When I came out about 15 years ago, I would read the local gay press and stare at the bylines, thinking about how rewarding it would be to write about the LGBTQ community for a living. Those writers were kind of like rock stars to me.
At the time, my writing was confined to (probably obnoxious, in hindsight) gay rights rants on social media. I eventually spun that off into a freelance gig at Creative Loafing, which turned into a full-time job at a local LGBTQ magazine and then other freelance gigs. Five years ago, after circling each other for quite a while, the timing finally lined up and I joined the staff of the Georgia Voice, eventually taking over as editor last January.
And now it’s time for a new adventure, a new challenge — this will be my final issue with the Georgia Voice.
To be honest, I was thinking of getting out of LGBTQ media completely a couple of years ago, but then the presidential election happened and I decided it would be worthwhile to stick around for the inevitable assault on our rights. Getting the space to guide the editorial direction of the paper during this time — while contributing my own news stories and editorials — has been an unfortunate honor, considering the circumstances and the times we found ourselves in as it happened.
I am forever indebted to Tim Boyd and Chris Cash for that conversation at the “Bearbucks” at Ansley Mall a few years ago that led to me getting the chance to work for such an important paper. Big thank yous also go out to former editor Dyana Bagby, who I was lucky enough to learn under those first couple years, to Rob Boeger, who expertly brought all those stories to life through his art direction, to Dixon Taylor and Anne Clarke and all the other salespeople who helped the paper prosper, and to all the others who I was lucky enough to work for and with. I will miss working with badass writers like Ryan Lee, Melissa Carter, Jim Farmer, Cliff Bostock, Simon Williamson, Ashleigh Atwell and many, many others. I will forever be a faithful Georgia Voice reader.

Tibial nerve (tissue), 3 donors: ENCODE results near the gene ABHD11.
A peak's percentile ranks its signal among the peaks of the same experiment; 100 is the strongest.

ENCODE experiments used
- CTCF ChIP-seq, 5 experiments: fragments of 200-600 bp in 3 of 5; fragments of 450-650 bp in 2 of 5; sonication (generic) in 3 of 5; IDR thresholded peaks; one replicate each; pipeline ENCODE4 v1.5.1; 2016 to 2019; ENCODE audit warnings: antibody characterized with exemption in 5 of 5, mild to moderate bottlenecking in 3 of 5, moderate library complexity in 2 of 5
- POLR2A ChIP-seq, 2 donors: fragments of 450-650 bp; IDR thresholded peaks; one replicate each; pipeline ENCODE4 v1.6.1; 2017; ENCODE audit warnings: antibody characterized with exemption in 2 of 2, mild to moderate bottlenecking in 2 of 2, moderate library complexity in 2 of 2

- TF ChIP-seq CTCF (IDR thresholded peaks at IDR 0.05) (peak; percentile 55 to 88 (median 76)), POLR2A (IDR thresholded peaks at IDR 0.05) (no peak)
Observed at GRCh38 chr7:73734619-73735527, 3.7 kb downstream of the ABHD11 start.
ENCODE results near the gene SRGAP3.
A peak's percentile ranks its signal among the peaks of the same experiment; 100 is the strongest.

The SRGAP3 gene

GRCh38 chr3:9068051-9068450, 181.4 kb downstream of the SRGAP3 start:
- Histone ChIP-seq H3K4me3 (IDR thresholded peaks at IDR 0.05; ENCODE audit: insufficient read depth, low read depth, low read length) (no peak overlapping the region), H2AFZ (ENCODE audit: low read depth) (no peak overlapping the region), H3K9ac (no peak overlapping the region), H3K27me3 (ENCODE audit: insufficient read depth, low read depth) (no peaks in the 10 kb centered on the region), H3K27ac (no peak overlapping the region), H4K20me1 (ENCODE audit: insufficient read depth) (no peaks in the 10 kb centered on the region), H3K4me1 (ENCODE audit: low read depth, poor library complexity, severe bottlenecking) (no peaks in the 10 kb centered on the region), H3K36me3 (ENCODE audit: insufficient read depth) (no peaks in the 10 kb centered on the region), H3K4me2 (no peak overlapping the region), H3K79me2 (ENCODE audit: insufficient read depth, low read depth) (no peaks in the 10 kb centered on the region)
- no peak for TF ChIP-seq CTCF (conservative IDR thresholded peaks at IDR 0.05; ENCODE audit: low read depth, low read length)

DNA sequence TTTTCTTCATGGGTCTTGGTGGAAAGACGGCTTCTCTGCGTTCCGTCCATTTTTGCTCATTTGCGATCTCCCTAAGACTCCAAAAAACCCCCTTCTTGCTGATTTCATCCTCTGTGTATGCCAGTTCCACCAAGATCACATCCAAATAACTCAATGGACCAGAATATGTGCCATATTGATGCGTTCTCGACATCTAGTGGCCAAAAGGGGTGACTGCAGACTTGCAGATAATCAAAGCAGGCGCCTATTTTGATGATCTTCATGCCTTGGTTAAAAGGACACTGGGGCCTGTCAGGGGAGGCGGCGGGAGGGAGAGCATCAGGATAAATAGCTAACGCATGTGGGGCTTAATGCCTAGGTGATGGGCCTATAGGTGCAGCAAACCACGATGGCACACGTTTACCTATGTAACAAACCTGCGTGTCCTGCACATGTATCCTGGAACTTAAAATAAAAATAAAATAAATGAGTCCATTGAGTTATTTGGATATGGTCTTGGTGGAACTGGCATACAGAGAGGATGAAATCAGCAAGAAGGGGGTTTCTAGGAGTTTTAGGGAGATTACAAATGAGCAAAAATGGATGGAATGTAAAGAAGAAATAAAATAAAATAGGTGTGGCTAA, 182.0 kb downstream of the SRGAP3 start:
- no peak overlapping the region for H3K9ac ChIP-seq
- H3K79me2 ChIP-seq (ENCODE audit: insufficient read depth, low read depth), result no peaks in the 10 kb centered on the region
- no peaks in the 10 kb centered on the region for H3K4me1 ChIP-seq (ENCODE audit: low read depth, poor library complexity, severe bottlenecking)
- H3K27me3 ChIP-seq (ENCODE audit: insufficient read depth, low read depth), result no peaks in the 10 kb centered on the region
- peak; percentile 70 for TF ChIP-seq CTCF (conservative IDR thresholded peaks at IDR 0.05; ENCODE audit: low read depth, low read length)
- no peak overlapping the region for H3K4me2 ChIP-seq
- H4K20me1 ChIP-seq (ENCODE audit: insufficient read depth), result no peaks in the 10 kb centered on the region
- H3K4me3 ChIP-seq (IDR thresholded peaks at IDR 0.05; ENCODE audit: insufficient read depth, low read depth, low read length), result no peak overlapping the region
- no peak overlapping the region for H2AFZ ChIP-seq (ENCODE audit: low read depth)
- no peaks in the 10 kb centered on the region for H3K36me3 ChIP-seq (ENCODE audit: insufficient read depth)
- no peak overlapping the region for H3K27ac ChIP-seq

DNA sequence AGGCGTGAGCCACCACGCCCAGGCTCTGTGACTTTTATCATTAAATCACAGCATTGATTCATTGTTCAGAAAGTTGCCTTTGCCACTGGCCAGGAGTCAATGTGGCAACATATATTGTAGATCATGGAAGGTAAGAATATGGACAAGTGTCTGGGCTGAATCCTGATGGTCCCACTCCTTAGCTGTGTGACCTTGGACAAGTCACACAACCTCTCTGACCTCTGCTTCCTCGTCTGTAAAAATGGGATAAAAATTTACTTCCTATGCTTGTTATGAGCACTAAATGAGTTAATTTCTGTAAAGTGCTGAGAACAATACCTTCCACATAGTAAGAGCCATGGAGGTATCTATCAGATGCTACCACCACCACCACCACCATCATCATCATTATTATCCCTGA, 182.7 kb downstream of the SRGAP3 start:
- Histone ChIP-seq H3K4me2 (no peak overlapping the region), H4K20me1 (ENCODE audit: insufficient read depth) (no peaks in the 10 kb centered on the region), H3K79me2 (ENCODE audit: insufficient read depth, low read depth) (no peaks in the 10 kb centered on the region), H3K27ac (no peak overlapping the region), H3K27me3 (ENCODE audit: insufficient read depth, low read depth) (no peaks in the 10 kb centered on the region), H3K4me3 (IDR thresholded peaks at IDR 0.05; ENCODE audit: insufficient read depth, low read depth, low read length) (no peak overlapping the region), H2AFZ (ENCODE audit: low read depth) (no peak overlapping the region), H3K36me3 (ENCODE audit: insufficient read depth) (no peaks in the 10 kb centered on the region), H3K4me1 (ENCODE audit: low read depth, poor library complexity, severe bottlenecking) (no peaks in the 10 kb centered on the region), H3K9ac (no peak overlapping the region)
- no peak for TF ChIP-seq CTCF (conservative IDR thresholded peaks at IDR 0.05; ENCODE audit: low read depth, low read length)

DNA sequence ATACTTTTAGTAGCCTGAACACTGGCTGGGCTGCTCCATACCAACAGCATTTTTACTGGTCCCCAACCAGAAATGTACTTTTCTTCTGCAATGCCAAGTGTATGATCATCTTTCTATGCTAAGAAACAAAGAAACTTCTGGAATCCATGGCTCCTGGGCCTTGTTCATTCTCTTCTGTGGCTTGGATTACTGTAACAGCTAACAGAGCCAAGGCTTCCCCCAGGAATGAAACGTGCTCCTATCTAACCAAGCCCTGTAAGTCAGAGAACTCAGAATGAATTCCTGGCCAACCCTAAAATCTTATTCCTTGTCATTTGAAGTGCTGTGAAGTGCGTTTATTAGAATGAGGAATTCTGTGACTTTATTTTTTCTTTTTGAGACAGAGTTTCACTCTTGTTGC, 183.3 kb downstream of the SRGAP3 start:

This isn’t the last you’ll hear from me in the ongoing fight for this state’s LGBTQ rights, but I want to thank you, the readers, for taking the time to listen to what I had to say in these pages for the past five years. A journalist has a duty to report accurately, to respect the reader’s time, to never let personal beliefs or personal gain or loss affect a story, and those are duties I will never take for granted.
I hope you’ll join me in welcoming incoming editor Berlin Sylvestre, an LGBTQ media veteran who will surely serve you well.
We clearly have a lot of fights ahead of us to take on together, and that’s the only way we’ll prevail — together.